We have been touring Galilee with Jesus and his disciples as Jesus has been teaching, using, in particular, parables. We’ve overheard the parable of the seed on the good, rocky, and bad ground, the weeds sown into the wheat field, and such, mostly about faith. Today we run into a couple of more. This set hints more at what the kingdom of God is like. And even more than some other concepts, Jesus relies on parables to indicate what the realm of God’s grace to come will be like. The problem, of course, is that the kingdom will be only “kinda” like what we know and experience here and now. It will be at least somewhat different, and that causes us trouble grasping it! So Jesus has to resort to similes: The kingdom of God is like….”
Parables are wonderful, albeit interesting things. They are more than stories. They are more than object lessons. They are more than similes. They are glimpses into the unfathomable. They are parabolic; they curve up and around. They speak to huge, ungraspable truths using more manageable images or situations. But they also have a disquieting element of exaggeration and hyperbole. They won’t be pinned down to humdrum reality. They melt around the edges when we think too hard about them, like an ice cube in our hands. Parables exaggerate and often emphasize one lesson at the expense of some logic. Certainly, if we get overly picky about some of the peripheral questions, we’ll miss the main point. Like, how was that guy supposed to eat if he spent everything for the pearl? If the other guy found the treasure, why didn’t he just dig it up in the middle of the night and sneak away? Parables make us think… sometimes more than we want!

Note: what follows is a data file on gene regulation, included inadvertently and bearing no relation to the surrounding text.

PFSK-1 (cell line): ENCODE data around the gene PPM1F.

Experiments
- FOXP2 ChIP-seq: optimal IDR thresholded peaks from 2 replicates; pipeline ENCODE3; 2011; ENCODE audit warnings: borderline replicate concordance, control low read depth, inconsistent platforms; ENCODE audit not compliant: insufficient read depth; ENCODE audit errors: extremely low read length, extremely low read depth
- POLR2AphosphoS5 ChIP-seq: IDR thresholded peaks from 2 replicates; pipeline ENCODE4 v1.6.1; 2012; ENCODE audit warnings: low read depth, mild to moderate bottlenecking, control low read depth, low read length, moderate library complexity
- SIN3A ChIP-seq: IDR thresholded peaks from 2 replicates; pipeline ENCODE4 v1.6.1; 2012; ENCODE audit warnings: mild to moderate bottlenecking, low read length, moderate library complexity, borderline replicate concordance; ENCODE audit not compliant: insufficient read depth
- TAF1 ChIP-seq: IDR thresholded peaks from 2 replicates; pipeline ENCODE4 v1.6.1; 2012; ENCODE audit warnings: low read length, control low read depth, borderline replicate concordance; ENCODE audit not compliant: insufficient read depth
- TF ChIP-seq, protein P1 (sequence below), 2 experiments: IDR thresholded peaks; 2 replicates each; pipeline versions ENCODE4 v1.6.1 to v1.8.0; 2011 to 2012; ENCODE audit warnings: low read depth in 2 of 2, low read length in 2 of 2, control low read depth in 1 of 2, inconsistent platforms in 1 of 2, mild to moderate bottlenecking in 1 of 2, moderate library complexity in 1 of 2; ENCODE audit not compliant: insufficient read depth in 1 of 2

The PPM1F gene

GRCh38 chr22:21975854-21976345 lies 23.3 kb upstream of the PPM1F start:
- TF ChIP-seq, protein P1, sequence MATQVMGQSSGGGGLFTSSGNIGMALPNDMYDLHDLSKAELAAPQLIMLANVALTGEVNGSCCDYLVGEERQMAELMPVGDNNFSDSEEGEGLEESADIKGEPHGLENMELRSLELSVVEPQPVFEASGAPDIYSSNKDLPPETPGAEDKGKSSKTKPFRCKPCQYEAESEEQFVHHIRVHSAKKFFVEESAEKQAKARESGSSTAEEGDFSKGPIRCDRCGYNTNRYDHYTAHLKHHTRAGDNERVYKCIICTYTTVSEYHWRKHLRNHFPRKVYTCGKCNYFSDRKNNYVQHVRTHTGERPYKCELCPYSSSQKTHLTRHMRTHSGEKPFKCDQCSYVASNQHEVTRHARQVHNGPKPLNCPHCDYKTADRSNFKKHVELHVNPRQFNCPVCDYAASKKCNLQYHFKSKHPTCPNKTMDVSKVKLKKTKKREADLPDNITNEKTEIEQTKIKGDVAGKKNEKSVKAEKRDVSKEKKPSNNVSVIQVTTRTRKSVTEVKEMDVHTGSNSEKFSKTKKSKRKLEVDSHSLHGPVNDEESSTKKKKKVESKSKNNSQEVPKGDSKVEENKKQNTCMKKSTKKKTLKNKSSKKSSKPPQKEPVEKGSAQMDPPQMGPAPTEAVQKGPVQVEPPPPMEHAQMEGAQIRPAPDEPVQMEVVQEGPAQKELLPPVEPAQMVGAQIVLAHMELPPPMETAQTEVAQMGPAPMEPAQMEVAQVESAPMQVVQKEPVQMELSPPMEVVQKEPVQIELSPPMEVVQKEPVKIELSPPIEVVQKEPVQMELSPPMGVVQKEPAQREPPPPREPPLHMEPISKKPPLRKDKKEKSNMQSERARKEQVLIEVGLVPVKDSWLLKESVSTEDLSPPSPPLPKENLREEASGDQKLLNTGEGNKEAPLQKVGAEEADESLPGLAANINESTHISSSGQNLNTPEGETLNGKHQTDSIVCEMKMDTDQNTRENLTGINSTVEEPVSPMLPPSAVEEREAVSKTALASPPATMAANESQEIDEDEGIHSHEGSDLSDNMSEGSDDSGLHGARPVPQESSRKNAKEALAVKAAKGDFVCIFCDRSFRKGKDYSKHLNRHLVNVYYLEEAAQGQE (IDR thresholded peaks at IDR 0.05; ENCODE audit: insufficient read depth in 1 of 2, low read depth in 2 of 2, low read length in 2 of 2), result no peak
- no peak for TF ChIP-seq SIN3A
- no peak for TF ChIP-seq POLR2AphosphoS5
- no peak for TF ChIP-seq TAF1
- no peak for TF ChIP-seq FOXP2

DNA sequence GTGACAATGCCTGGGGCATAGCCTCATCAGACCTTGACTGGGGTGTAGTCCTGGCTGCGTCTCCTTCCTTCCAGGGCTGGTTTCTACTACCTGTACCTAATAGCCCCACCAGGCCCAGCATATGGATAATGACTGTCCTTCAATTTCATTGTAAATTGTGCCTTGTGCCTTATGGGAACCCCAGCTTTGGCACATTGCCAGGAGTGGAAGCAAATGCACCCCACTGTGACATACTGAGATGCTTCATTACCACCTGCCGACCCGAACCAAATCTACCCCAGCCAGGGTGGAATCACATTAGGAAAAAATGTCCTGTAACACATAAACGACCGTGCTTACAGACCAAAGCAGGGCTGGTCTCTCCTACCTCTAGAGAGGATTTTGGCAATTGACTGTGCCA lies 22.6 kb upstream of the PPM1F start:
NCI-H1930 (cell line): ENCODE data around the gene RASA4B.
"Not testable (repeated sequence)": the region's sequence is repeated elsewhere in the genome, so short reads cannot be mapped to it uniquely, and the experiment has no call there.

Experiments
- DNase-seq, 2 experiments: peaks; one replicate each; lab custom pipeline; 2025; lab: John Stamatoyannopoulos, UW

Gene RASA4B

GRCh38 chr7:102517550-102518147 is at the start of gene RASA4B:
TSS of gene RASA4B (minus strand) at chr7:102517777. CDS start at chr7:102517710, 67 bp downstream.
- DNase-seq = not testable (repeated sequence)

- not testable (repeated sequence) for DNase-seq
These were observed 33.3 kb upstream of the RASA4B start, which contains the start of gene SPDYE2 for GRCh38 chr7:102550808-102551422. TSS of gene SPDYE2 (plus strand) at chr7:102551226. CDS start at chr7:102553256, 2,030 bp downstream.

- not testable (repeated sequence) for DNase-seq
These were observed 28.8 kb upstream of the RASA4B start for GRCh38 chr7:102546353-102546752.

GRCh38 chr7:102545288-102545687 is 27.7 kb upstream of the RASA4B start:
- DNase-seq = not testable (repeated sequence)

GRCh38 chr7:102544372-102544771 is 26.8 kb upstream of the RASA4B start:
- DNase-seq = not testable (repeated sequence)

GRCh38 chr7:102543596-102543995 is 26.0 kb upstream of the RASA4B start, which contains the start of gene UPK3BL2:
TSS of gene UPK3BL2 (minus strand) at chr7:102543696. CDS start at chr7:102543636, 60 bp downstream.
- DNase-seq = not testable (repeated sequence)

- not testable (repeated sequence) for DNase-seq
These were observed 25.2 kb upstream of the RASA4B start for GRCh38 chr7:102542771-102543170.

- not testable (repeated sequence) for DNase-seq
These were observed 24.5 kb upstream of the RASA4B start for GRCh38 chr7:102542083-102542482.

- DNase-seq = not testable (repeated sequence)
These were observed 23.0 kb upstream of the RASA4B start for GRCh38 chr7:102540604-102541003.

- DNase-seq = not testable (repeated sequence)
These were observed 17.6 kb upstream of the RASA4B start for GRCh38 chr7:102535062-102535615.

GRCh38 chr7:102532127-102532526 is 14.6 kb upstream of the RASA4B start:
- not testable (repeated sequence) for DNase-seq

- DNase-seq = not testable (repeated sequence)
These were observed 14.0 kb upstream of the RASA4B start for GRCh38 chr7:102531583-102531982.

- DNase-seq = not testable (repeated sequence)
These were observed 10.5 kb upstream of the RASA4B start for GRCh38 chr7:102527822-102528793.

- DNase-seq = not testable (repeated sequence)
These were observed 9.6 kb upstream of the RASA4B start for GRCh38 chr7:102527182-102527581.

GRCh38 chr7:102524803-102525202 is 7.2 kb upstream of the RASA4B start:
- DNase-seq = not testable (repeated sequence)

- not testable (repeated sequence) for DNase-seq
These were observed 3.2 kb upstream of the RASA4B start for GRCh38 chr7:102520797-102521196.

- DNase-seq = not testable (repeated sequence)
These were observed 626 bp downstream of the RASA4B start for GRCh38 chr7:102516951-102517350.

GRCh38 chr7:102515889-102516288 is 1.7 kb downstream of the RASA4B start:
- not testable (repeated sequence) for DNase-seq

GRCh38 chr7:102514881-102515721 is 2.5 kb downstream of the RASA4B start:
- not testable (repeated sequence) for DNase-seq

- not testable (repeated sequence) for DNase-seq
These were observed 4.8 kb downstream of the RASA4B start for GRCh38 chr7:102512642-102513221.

Anyhow, this particular pair of parables works on us about how the Kingdom is like a pearl of great price and a treasure buried in a field. The discoverers, upon finding the prize, drop everything in order to have it. One pearl merchant goes and sells everything, all the rest of his pearls, to buy the most precious pearl. The other guy sells everything to buy the field with the treasure. They forsake all else, they trade all else, to have the one thing, the only thing, worth having. They become totally focused. All lesser possessions pale into insignificance and serve only to allow them to have the prize.
Clearly the gospel is the prize; the prize is the realm of God. These two characters find it and know it and obtain it and hold onto it¬— more or less theologically— for dear life. All their lesser investments give way to the investment of a lifetime. We, the readers, know that it’s not just the investment of a lifetime; the gospel, the kingdom, is the investment of an eternal lifetime! Everything leads up to it. Everything makes it possible. Everything else becomes secondary to the precious treasure. They find it!
But remember that these two are searching… they know the only thing worth having is out there… they know the prize is hidden somewhere and that they must look for it. These two characters in the parables would get along well with people I know who are always searching for that hidden, overlooked, treasure on eBay, at yard sales, or with metal detectors on the beach! The difference is that when the merchant and the real estate buyer find the prize, they stop and know they are fulfilled by the prize… by the gift.